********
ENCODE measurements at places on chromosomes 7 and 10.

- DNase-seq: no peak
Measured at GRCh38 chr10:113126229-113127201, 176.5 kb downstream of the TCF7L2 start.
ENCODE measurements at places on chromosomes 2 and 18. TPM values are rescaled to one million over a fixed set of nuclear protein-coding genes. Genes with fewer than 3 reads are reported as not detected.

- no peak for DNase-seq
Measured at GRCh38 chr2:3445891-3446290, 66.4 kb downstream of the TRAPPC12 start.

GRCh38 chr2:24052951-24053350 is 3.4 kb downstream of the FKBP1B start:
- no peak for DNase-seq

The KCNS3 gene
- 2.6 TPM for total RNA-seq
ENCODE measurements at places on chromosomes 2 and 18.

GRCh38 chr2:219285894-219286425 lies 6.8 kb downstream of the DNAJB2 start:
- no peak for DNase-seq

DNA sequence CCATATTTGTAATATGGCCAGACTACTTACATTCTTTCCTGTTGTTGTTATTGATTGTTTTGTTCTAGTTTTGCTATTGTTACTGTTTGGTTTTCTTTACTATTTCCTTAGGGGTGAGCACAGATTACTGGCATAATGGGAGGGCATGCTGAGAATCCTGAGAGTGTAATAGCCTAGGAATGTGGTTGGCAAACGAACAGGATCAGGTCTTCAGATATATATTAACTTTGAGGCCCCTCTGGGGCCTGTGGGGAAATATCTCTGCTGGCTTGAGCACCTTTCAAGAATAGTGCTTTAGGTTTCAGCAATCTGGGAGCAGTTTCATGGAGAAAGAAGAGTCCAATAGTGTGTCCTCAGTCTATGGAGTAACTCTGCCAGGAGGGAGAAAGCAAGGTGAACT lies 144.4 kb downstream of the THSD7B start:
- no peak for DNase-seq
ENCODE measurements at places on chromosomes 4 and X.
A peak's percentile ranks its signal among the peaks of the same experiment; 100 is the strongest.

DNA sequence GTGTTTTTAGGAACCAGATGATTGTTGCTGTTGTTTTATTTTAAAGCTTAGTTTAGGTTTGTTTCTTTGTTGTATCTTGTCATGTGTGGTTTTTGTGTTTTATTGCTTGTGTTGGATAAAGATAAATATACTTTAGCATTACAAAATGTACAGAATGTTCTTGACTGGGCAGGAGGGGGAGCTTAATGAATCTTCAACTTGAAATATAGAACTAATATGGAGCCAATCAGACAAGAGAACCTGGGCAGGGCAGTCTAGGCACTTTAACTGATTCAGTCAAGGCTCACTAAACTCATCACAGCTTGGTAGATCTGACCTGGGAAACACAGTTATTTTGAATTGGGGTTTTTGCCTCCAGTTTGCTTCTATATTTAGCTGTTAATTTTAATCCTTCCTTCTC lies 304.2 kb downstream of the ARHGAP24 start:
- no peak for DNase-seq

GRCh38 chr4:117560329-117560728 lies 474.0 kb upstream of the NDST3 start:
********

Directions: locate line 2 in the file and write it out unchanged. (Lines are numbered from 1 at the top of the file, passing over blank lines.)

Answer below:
- DNase-seq: no peak